Syria (Syrian Arab Republic) is a big country of Middle East ranging from the Mediterranean Sea and Lebanon to the west to Iraq in the east and from Turkey in the north to Jordan and Israel in the south. Its territory consists of fertile valleys, high mountain ranges and desert. The history of Syria is lost deep in time, consisting the cradle of mankind, since the Neolithic era when agriculture and livestock farming was first practiced here in the Mesopotamian Valley. From the 14th century BC nomadic tribes of Aramae and Phoenicians settled the area. The Empire of the Assyrians flourished from the 10th century BC. century until 605 BC. and the conquest by the Babylonians and afterwards by Persians. Alexander the Great annexed this region to its vast empire, naming it Syria as a paraphrase of Assyria, an acquisition that continued by the successive Greek kingdoms of the Seleucids. The kingdom of Palmyra was founded in the 3rd century AD as a wealthy trade center of this desert city and eventually became part of the Roman and later the Byzantine Empire, followed by the Arabian conquest and the prevalence of Islam. The conquests will be continued by the Crusaders, the Seljuks, the Kurds, the Mongols and finally the Ottomans, who promoted a peaceful coexistence of the different national and religious groups. The modern history of Syria is tied to the troubled, wider Middle East area. Israel-Egypt War, Palestinian Issue, Iraqi Crisis, with Syria involved in warfare with Israel for the Golan Heights, as well as in the Lebanese long term civil war.
The Syrian Civil War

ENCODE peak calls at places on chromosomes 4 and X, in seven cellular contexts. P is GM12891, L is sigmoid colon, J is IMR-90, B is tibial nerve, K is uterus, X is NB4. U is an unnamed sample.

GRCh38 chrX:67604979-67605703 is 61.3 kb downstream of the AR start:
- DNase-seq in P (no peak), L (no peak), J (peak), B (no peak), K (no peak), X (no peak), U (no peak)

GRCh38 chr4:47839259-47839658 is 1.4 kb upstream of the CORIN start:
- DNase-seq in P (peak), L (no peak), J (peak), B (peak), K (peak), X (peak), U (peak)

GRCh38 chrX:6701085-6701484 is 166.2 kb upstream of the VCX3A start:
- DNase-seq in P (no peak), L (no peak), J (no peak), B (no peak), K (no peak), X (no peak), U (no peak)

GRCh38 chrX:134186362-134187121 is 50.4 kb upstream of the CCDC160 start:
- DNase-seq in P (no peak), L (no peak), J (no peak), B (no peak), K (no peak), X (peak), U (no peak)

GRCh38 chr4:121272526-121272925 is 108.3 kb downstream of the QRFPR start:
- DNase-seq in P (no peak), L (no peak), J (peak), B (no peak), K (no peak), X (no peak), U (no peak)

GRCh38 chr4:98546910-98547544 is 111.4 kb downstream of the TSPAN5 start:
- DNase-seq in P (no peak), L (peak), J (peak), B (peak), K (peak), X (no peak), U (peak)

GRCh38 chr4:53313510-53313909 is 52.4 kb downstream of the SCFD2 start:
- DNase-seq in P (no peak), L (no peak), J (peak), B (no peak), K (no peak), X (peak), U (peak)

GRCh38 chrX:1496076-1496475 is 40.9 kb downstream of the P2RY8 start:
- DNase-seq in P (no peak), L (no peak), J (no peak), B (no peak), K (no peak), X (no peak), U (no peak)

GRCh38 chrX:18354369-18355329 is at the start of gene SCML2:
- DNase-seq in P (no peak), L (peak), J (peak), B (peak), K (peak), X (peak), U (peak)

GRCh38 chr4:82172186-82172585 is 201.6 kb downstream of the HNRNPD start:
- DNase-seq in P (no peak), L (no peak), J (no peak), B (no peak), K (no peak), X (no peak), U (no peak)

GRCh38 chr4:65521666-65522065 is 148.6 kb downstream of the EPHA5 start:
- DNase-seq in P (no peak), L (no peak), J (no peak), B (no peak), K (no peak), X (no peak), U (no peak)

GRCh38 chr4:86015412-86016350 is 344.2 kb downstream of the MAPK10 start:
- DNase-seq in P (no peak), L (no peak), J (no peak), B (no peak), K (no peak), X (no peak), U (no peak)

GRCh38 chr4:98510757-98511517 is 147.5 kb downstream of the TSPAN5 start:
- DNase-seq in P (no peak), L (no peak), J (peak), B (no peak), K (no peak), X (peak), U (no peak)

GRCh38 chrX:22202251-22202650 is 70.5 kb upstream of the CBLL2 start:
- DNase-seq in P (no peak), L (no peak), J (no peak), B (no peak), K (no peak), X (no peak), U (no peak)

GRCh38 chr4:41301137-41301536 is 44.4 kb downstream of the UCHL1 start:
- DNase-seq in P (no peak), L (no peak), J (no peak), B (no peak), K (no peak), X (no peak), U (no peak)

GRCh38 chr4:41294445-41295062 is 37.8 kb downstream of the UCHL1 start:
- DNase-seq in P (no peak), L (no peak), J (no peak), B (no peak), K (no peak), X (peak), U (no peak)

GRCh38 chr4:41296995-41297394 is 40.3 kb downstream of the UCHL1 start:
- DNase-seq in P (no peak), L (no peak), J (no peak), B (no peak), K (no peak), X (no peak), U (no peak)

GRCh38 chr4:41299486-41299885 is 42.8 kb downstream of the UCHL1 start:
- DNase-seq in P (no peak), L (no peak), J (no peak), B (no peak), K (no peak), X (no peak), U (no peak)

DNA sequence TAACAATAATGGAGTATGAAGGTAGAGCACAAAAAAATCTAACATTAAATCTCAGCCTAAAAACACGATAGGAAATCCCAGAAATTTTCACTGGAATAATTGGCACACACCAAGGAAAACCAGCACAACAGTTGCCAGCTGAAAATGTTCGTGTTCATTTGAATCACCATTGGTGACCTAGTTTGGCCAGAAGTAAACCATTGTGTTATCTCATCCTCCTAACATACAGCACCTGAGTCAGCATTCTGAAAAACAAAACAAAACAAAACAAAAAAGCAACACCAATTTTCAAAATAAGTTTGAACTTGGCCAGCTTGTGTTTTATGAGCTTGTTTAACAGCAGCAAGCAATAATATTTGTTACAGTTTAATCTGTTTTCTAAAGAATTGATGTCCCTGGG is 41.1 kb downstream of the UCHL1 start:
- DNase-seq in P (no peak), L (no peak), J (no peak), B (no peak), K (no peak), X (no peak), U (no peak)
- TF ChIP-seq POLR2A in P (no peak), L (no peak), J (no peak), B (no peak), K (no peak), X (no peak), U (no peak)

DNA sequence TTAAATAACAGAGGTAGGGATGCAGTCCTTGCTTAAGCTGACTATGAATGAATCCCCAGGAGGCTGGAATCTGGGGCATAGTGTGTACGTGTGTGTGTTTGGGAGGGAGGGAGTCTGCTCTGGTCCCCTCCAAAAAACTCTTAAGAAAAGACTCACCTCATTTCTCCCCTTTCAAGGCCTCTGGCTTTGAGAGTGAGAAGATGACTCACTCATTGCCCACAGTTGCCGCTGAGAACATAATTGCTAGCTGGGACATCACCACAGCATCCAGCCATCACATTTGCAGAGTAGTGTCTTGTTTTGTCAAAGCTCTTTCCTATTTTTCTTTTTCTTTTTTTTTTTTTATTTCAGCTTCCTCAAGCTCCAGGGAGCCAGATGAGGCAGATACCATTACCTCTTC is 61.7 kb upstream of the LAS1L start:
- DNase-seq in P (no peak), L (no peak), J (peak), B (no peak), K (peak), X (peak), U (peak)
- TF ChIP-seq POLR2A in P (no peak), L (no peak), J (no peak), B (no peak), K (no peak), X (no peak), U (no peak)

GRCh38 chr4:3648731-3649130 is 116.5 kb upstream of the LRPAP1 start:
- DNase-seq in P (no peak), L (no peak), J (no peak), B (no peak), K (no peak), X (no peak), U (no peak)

n 2011, Arab demonstrations in Syria have escalated into a revolt against the president Bashar Al-Assad regime, triggering a bloody civil war that continues to this day, with enormous costs in human lives, infrastructure and of course, causing economic collapse, a humanitarian crisis and a huge refugee wave to Europe. As is common with civil conflicts, the situation has become complicated, with foreign powers being involved in a “proxy war” with Russia, the US. and the states of the Middle East, either opposed to the dictatorial regime or supporting it as a legitimate government. Assad, however, was re-elected in the 2014 elections with an overwhelming percentage. The situation soon became uncontrollable, with cities being pounded by rebel fire or government army and most victims in the civilian population. In 2013, the Islamist State of Iraq and Levante (ISIS) was formed, which captured cities in neighboring Iraq, together with money, arms and control of oil fields. With just 2,500 fighters captured the city of Mosul, proclaiming it the capital of the “caliphate,” greatening its power, imposing an extreme version of Sharia law and committing crimes and atrocities to the civilians. The jihadists were constantly strengthening, recruiting foreign fighters and expanding their area of occupation. In 2015 the rebels surrendered the destroyed city of Homs, but continued the confrontation of Aleppo, the biggest city at that time. ISIS occupies the ancient city of Palmyra, causing incalculable catastrophes, theft and looting of the monuments. Russia launches air raids against the rebels, while U.S.A. still remains uninvolved. Finally, in 2017, the United States were also involved, supporting the recapture of the city of Raqqa from ISIS. Their involvement and the subsequent bombing of certain positions has aggravated relations with Russia. Also, their support for Kurdish groups has caused dissatisfaction of Turkey, which invaded Afrin in 2018. The Syrian government was accused by Amnesty International for more than 13,000 captives, dissidents of the Bashar al-Assad regime, that were executed in prisons, acts that constitute crimes against humanity. The Syrian government has denied these accusations. Since the beginning of the war, the parts involved have been accused of using chemical weapons against civilians, while the Syrian government finally admitting their possession. Following a series of chemical weapons’ attacks, US President Donald Trump ordered missile attacks on Assad’s air bases. The United Nations estimates the war deaths to more than 300,000. There are accusations of all aspects of human rights violations, including torture, kidnappings, illegal detention and civilian executions. At least 4 million people have left Syria to neighboring countries, or to Greece and from there to Europe, being the main wave of the European immigration crisis. Today (April 2019), a few days after the declaration of the total elimination of the Islamic state from the last encampment in the Baghuz region by the Kurdish-led Syrian Democratic Forces (SDF), the ISIS attacks continue. As well as the main participants continue their battles, in a civil war that seems never ending.